Since we're the developers of the world's most effective MCAT study app used by medical students, many of us on the Brainscape team are fascinated by the learning process and the techniques that help students excel. So, naturally, we've done a lot of thinking about how to ace the MCAT.
Our team of MCAT flashcard authors has over 50 combined years in MCAT tutoring. We know what's up when it comes to crushing your exams and getting into the top medical schools.
[Brainscape's MCAT flashcards will become one of your top study aids to really nail the MCAT. Check them out.]
In this series of posts, we're going to walk you through the entire medical school application process, starting with prepping for the MCAT, talking about the important do’s and don’ts of med school applications, and wrapping up with a discussion about how to survive your first year of med school.
Let’s start with one simple and hugely neglected fact about MCAT prep: the most important way to prep for the exam is free. Simply put, no other tool will help you succeed as much as a good study group.
The truth about MCAT study groups
Now, I know what you’re thinking: “Ugh! Study groups! What a waste of time! I can be so much more productive working on my own. Those slackers will always slow me down!”
As a pre-med student, you were probably one of those focused, hard-working students who had a huge inward groan every time the professor said “now we’ll be doing a group project”. And sometimes, it's true that study groups are not effective. That's why we want to make something clear.
Studying in groups can actually HURT your studies if you don't do it right.
There's a time to study in groups and a time to study independently. For example, in groups you can't personalize the studying according to your weaknesses. So, by making sure you study on your own before group work, you can use the group to help keep you accountable and test yourself.
There are, however, times when study groups will very clearly benefit your studying:
Advantage 1: Creating motivation and accountability
A good MCAT study group will create motivation and accountability. Sure, you’ll have to keep studying on your own using books and effective tools like Brainscape’s MCAT flashcards, but the outside pressure of a study group keeps you going.
Advantage 2: Teaching what you know
A MCAT study group will give you a chance to engage in the one behavior that creates the best possible learning. In med school, they say “See One, Do One, Teach One.” It’s that final step—teach one—that really solidifies the learning. Thus, you’ll learn best with an MCAT study group because it will give you an opportunity to teach your study partners.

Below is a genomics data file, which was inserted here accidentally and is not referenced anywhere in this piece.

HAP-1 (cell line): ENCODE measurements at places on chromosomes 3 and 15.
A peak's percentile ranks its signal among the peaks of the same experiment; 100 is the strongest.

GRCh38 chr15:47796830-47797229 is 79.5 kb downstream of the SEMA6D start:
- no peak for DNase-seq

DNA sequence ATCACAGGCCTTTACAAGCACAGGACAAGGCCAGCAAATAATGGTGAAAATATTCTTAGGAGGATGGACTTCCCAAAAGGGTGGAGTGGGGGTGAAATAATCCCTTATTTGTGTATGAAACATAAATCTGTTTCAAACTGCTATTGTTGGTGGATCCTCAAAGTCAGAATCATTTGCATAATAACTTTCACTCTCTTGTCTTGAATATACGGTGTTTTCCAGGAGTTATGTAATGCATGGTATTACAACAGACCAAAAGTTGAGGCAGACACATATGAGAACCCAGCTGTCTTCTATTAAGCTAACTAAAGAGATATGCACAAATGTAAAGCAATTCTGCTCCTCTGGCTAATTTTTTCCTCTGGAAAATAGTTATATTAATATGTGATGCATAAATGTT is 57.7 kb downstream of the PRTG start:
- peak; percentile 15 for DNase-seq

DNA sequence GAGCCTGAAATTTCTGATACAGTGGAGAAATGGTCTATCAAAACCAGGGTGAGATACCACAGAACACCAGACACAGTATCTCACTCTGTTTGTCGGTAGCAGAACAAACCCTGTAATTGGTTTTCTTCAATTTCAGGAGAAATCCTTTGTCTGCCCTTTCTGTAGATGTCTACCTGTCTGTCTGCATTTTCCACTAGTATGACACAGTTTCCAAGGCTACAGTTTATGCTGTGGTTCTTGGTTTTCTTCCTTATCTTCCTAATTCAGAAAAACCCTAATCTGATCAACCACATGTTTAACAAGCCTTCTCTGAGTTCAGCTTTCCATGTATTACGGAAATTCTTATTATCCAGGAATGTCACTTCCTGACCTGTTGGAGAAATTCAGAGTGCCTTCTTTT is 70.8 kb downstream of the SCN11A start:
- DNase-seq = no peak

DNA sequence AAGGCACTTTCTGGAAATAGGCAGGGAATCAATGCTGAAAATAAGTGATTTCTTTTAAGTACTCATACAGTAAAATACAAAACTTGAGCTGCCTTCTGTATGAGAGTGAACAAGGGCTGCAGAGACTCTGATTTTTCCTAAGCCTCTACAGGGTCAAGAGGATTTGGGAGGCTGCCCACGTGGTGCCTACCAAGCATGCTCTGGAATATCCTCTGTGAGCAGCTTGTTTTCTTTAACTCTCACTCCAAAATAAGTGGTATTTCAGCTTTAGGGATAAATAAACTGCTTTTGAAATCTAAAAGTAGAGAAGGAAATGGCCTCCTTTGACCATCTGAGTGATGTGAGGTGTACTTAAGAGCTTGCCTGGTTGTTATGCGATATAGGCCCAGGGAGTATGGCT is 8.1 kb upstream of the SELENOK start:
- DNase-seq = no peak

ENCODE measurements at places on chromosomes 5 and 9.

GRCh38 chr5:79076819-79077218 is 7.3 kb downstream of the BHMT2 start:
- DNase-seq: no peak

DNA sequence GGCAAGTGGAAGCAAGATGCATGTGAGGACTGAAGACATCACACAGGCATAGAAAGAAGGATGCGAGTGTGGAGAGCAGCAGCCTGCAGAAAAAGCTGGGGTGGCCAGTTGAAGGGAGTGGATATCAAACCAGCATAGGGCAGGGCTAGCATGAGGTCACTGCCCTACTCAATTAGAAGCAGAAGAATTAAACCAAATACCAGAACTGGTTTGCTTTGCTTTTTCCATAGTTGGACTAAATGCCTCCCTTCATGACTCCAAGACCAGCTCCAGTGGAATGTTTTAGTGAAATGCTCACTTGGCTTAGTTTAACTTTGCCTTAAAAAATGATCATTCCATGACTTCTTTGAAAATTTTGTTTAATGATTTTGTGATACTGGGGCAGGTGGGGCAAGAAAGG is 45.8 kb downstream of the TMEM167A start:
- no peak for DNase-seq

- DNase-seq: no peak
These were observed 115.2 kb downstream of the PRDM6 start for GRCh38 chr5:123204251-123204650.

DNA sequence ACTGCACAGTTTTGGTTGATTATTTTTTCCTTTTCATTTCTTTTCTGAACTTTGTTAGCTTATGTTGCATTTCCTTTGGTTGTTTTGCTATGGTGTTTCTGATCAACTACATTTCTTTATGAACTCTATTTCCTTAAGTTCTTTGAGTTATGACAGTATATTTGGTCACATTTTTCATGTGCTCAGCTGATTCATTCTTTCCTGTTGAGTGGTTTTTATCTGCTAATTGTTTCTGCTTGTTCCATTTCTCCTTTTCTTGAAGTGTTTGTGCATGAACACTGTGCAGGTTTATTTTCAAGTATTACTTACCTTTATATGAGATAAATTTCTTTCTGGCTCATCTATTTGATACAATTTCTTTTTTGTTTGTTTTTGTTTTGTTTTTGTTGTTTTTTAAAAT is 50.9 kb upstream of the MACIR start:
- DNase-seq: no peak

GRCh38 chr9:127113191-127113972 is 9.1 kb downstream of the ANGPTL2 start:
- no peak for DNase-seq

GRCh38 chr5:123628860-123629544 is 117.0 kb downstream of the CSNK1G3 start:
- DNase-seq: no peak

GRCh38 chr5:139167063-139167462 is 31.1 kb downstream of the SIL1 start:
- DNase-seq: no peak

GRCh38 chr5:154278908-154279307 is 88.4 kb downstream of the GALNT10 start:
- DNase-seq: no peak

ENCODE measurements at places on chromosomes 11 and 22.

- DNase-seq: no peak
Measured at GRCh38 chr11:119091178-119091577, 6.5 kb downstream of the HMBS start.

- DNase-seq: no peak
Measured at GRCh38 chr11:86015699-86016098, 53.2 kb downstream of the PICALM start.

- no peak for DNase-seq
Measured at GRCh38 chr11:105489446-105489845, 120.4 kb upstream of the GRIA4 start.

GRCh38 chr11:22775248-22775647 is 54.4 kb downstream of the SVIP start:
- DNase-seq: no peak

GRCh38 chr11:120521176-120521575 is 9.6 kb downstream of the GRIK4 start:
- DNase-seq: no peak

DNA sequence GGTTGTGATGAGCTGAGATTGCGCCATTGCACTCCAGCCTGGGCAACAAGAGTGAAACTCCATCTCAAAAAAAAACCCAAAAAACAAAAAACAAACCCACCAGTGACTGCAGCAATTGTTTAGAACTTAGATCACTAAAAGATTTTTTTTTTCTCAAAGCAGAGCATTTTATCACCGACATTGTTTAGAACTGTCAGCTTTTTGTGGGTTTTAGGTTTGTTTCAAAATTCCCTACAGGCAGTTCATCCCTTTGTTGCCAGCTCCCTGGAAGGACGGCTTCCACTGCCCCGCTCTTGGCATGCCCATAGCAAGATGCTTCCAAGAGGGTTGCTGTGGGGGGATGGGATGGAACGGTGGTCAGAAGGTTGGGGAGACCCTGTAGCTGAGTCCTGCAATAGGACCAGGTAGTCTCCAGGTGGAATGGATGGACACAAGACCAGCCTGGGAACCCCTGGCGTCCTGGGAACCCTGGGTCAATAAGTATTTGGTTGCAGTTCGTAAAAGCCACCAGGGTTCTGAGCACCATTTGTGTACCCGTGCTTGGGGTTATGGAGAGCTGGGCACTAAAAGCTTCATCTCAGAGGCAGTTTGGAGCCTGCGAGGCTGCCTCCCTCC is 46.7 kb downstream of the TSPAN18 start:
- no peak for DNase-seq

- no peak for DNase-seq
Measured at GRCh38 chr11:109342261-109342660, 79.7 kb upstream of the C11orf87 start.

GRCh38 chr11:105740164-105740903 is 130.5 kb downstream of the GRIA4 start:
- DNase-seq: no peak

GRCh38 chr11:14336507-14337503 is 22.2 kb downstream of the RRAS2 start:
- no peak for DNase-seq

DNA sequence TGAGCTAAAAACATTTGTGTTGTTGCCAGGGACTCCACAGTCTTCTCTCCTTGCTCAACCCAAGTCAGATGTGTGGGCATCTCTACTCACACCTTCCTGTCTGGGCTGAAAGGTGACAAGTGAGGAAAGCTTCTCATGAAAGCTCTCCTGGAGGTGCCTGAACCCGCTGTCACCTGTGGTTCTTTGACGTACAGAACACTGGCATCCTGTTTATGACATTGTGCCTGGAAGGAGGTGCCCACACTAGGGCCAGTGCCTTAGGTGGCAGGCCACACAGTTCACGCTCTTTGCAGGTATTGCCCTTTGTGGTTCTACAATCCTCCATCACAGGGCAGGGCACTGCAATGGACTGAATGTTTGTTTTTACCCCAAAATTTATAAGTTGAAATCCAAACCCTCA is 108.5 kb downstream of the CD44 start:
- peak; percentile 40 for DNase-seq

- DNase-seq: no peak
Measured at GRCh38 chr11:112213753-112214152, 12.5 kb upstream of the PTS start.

[See our article on the Feynman Technique for more on learning through teaching.]
How do you run a MCAT study group?
So how do you run a good study group?
We suggest you follow the Rule of Three: Three people. Three meetings a week. Three hour meetings. Three people means that if one person can’t make it to a meeting, you still have a buddy to study with. Three meetings per week will allow you to work on individual prep work in between meetings. Three hour meetings are key because it is hard to stay focused and productive for much longer.
During the session itself, the goal is to create accountability and to teach each other the material. So you should create a study plan together (more on that in the next post) where each person is given an assignment to prep and teach to the group. You might say something like this:
“Okay so over the weekend, we will all complete the first three chapters in the biochemistry book. It’ll be my job to carefully review the practice passage about amino acids and to teach that passage to the group. Rob, it’ll be your job to prep and teach the enzymes passage, and Ameera you can prep and teach the gluconeogenesis passage. Then we’ll all review a verbal passage together.”
Be the judge of your study group
Our last lesson to you is this: Don’t be afraid to “break up” with your study group if things aren’t going well.
You’re not married to your study buddies, and if you find your partner isn’t proving to be helpful or is missing sessions, you should politely suggest that it’s not working out and quickly find someone else to work with.
Also, don’t feel limited by geography when looking! There are tons of free online collaboration tools out there and if you’re at a college that doesn’t have a big pre-med group, you may need to look online for good study partners.
In our next post, we’ll look in detail about how to make a good MCAT study schedule. See you there!